Tuesday, November 07, 2006

Sliding Doors

Do you have anyone in your life that looms large, even in their absence? This is my grandmother, a woman whom I never met. My mother was very close to her; she considered her mother her best friend, and she was just torn apart when her mom died of cancer. It was one of those situations when the cancer was diagnosed very late, and she was gone within a couple of months.

From all reports, everyone loved my grandmother, and she was the glue that held the family together, and to a certain extent, the glue that held my mother together. When she died, the family came apart; my mother came apart. Both held themselves together reasonably well, but like the bowl you drop and try to repair, only to find that you are missing a small yet crucial piece that you just can't find anywhere, neither were ever quite whole again.

My mother came apart right away, but the family took much longer. My mom has said that she never had anything bad happen to her before her mother died, and it was a serious shock to the system. She said that she slept with the hallway light on for two years. I was born a few years after my grandmother died, and my sister within two years after my birth, and this was also very traumatizing for my mother; although the birth of children was very joyous for her, she was very upset and angry because she had always imagined her mother there helping her, and instead, she was all alone. Although she had a sister, a sister-in-law, and an aunt who were all nearby and alive when my sister and I were little, for several reasons, these were not trusted sources of support. My mother eventually developed agoraphobia. I didn't realize this at the time; all I knew was that every time we were supposed to go do something fun (go shopping, etc.), mom got sick, and we couldn't go after all. Yet she was never incapacitated when we had to do boring, decidedly un-fun things, like cleaning. My mother eventually got treatment for this when I was about 12, and it completely changed everyone's lives.

Sometimes, I imagine what my life would be like if my grandmother had not died at the untimely age of 52. I imagine my life just like the movie Sliding Doors, where you see how Gwyneth Paltrow's character's life unfolds when she misses the subway train, and also how it would unfold if she made the train. What if my grandmother was still alive today? It would be theoretically possible, if not for the non-Hodgkin's lymphoma. She would be 84 today. Not young, but still young enough to possibly be around. My grandfather (her widower) only died 2 years ago, at the age of 99.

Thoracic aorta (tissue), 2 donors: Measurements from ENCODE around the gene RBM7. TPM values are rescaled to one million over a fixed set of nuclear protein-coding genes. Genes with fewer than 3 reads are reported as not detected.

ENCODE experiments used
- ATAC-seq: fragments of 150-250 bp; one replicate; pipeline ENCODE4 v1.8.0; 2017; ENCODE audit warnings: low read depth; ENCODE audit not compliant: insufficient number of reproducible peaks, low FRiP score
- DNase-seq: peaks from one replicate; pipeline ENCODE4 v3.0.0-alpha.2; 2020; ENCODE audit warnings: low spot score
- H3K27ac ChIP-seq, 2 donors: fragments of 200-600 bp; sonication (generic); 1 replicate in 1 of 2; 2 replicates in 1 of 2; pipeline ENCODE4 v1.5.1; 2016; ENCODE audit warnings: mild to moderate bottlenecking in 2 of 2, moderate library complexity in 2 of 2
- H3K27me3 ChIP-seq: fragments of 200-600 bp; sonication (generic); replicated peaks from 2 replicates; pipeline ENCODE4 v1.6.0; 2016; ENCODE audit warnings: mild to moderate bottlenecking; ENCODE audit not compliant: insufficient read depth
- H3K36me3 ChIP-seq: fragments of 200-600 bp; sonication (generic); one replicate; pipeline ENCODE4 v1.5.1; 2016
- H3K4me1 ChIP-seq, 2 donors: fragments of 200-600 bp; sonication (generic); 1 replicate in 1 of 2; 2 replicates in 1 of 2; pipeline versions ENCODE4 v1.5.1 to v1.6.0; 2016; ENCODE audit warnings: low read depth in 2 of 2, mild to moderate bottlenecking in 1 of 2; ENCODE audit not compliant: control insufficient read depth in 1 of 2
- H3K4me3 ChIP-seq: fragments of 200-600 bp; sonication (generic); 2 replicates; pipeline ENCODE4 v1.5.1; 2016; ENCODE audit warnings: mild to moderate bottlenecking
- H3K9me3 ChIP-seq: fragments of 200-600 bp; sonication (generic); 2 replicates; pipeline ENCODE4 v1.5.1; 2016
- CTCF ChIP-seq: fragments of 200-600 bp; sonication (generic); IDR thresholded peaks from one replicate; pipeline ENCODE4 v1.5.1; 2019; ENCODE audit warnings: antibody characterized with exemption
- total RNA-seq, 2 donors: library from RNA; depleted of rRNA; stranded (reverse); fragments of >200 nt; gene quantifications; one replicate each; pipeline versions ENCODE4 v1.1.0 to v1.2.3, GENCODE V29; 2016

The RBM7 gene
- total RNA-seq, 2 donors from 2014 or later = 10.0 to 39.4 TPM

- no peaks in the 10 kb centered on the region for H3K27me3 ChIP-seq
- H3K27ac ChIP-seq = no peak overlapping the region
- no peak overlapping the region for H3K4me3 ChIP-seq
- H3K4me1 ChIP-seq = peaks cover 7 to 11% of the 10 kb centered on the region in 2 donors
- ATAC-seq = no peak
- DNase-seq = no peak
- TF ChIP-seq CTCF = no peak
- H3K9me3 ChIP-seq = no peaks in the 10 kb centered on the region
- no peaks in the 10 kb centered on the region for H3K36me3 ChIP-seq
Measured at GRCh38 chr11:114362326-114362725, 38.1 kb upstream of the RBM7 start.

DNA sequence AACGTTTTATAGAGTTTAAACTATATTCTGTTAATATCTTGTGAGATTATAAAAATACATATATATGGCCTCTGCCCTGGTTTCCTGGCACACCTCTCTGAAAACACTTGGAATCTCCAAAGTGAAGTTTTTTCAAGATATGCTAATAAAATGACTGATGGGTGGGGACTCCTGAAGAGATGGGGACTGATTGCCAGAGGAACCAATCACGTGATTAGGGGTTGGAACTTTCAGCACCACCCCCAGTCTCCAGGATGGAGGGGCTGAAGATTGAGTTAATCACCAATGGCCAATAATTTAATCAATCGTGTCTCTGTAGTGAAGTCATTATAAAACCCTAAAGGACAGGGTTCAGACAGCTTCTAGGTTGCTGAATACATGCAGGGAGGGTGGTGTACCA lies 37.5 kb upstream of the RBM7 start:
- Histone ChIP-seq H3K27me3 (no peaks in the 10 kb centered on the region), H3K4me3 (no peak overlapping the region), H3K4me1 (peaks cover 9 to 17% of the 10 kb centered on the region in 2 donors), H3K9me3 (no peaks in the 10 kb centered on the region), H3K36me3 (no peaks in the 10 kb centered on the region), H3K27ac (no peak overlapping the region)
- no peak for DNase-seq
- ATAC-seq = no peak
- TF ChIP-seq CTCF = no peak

Here are the main things that I think would have been different:

  • My mother would have been more relaxed. Although my dad helped out a lot at home, and did his best to give my mother breaks when he could (especially on weekends), having her mom around to help would would have really given my mom some time for herself that was hard to get.
  • My parents might have had a stronger marriage. My mom refused to leave us with a babysitter, and she didn't depend on her other family for help. For sure, my grandmother would have pitched in and taken care of us so my mom and dad could have had some alone adult time together.
  • My mom probably would not have been agoraphobic. Although our childhoods were pretty good, anxiety is no fun for anyone. The plus side of the agoraphobia is that I have a lot of good memories of doing things with my dad, who pitched in and picked up the slack when it came to grocery shopping and errands, and I remember doing a lot of these things with him. So maybe the flip side of the "my mom wouldn't have been agoraphobic" would have been a less-close day-to-day relationship with my dad when I was growing up. Maybe not, though.
  • For sure, my sister and I would have spoken Armenian. Or at least understood it.
  • I think, that had my grandmother been alive, I may have made the same choice that many of the young people in my church have made when it came to college. I bet I would have gone to school much closer to home. This isn't for sure, but I could see it happening for a variety of reasons, because some of the reasons that I went away to school might not have been there, and other reasons might have been around to hold me closer to home. Probably not in my hometown, but maybe I would have gone to school in one of the schools in my region, much like my best friend, who went to a decent private university six hours from home. This is the biggest change in my imaginary Sliding Doors life, and perhaps the most intellectually interesting, because staying closer to home, rather than going far away like I did, would probably have had much different consequences in what I studied, where I lived, whom I ended up marrying, etc.

I don't think that all these changes would have been for the better (some would have been for sure), but like all imaginary lives, we will never know for sure what would happen.

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